The changing face of e-commerce in Malaysia
The Covid-19 outbreak has impacted just about every aspect of life in Malaysia. With the various Movement Control Order (MCO) phases encouraging everyone to spend more time at home, they have also been adapting to the new normal that the outbreak has resulted in.
But in such a different environment from pre-Covid-19 times, how has the pandemic impacted Malaysia and the world’s e-commerce industry?
Supply chain disruptions
In February, China extended its lunar new year holiday by two weeks in a bid to reduce the spread of Covid-19 in the country. This caused factories to delay production for that period, which sent waves around the world that were also felt in Malaysia.
With Chinese factories offline for a longer period of time, their demand for raw materials and components to produce goods reduced. Fewer inputs needed by factories elsewhere in the world, including Malaysia, were produced.
Overall the automotive, metal products, chemicals, communication equipment, rubber and plastics, and office machinery sectors were disrupted. Many online businesses saw shortages of products and were unable to satisfy the demand from customers.
In Malaysia, this was reflected by a drop in the Purchasing Manager’s Index, a measure of the direction of economic trends based on a monthly survey of supply chain managers.
Malaysia was hit by a combination of less demand for its goods in China due to the lockdown and a shortage of materials.
After the MCO was imposed in March, only essential businesses and organisations could remain open.
Manufacturers of non-essential goods were not allowed to operate while manufacturers of essential goods required approval from the Ministry of International Trade and Industry Malaysia. Operations were allowed under certain conditions and regulations.
To encourage micro-enterprises, and small and medium enterprises to move into digital or online services, the government, together with the private sector, set up a plan to finance ventures via a matching grant of RM140 million.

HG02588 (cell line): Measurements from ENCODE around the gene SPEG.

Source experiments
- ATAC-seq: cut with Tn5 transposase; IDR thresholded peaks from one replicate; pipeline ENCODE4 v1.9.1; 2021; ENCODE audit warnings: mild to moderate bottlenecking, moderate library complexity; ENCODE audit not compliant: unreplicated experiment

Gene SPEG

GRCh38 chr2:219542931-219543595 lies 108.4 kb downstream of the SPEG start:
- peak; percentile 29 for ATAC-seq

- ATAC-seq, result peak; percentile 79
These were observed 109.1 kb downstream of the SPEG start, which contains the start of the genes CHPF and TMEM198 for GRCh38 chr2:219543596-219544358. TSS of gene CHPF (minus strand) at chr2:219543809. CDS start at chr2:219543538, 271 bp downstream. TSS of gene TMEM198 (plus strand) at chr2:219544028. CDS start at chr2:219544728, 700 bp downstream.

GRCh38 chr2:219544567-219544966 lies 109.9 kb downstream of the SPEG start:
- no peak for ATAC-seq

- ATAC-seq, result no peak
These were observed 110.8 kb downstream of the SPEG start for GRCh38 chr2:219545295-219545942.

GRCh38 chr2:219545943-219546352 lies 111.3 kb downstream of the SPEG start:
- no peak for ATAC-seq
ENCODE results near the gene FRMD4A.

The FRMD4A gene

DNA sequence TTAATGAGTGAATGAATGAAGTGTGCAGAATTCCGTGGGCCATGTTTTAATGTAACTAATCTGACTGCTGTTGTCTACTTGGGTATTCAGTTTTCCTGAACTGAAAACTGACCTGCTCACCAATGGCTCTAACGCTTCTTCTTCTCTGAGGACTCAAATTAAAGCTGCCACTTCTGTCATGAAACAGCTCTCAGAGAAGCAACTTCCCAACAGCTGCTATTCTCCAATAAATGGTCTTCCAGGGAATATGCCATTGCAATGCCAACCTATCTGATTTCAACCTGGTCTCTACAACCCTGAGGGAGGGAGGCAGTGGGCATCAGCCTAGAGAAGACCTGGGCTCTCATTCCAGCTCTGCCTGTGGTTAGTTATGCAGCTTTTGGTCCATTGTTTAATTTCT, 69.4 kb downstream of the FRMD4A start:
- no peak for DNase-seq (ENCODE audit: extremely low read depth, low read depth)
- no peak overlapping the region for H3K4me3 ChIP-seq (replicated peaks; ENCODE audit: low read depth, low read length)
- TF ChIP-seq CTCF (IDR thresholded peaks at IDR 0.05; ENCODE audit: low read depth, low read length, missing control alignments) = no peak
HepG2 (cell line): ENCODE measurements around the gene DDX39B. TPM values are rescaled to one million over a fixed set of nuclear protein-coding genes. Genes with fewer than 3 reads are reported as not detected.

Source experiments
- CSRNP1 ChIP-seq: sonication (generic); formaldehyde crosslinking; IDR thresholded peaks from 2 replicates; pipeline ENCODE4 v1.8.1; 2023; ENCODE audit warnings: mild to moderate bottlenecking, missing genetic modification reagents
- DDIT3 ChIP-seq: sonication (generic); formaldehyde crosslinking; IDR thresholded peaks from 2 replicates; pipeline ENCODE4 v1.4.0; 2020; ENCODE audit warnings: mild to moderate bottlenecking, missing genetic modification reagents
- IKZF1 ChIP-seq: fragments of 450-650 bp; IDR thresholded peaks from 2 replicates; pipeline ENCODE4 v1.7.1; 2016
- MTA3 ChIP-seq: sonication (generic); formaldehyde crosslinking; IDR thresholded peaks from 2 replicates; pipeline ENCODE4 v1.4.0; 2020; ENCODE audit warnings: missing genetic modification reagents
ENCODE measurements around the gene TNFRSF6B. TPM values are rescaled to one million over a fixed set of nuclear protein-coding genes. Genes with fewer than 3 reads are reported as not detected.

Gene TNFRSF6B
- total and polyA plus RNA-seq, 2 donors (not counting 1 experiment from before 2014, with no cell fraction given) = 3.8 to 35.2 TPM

“This allocation will be used for training sessions, vendor subsidies and sales assistance and it will be spearheaded by the Malaysia Digital Economy Corporation along with selected e-commerce platforms.
The government, in collaboration with private companies, will be running a “Shop Malaysia Online” campaign with a RM70 million fund, where promotional codes and various discount vouchers will be provided through the e-commerce platform,” said Prime Minister Muhyiddin Yassin.
Consumer behaviour influences e-commerce demand
Studies suggest that the behaviour of consumers in Malaysia influences e-commerce demand.
Customers’ purchasing behaviour can be attributed to the lack of availability of products and services in stores, making customers depend on e-commerce platforms for their shopping.
A survey by the Department of Statistics Malaysia found that average household spending fell from RM6,137 to RM2,813 (a drop of 54%).
This can be attributed to the pandemic creating uncertainty about job security and income as well as a lack of options to spend disposable income.
One survey also showed that Malaysians are shifting to online shopping. In response to the question, “Have you been purchasing more frequently online?” 60% of respondents said they have been making more purchases online compared with pre-Covid-19 levels. The most popular online grocery stores include Tesco Online and Mydin Online.
Malaysians are more focused on stocking up on essentials, according to a survey on consumer purchasing behaviour.
The survey found consumers are primarily buying groceries (97%), personal hygiene items (91%) and preventive care items such as face masks, hand sanitisers and disinfectant.
According to a Nielsen study, sales of hand sanitisers in Malaysia hit almost RM1 million in the week ended Jan 26, more than 800% above the weekly average.
Overseas, especially in China, more goods are being sold via online influencers, or key opinion leaders (KOLs), via social selling, where goods are touted via social media.
Top influencers in China sell out millions of dollars of products, ranging from lipstick to rice cookers to cars, in a matter of minutes.
Anything can be sold online, apparently, with a rocket launch service sold online via auction in China for US$5.6 million. Entertainment meets e-commerce live, starting a new trend for the future of online selling.
Covid-19 can have a significant impact on e-commerce, especially the buying behaviour of Malaysians. People are more inclined to stock up on essential items and health-related products.
But, with the reopening of businesses under the Recovery MCO, people are starting to buy from physical stores again, even though most are still cautious and try to avoid close contact with others.
In the mid to long term, there will be an inevitable shift to e-commerce with social selling helping to reduce the distance and online disconnect. The pandemic and need for online interaction has accelerated the online shopping trend.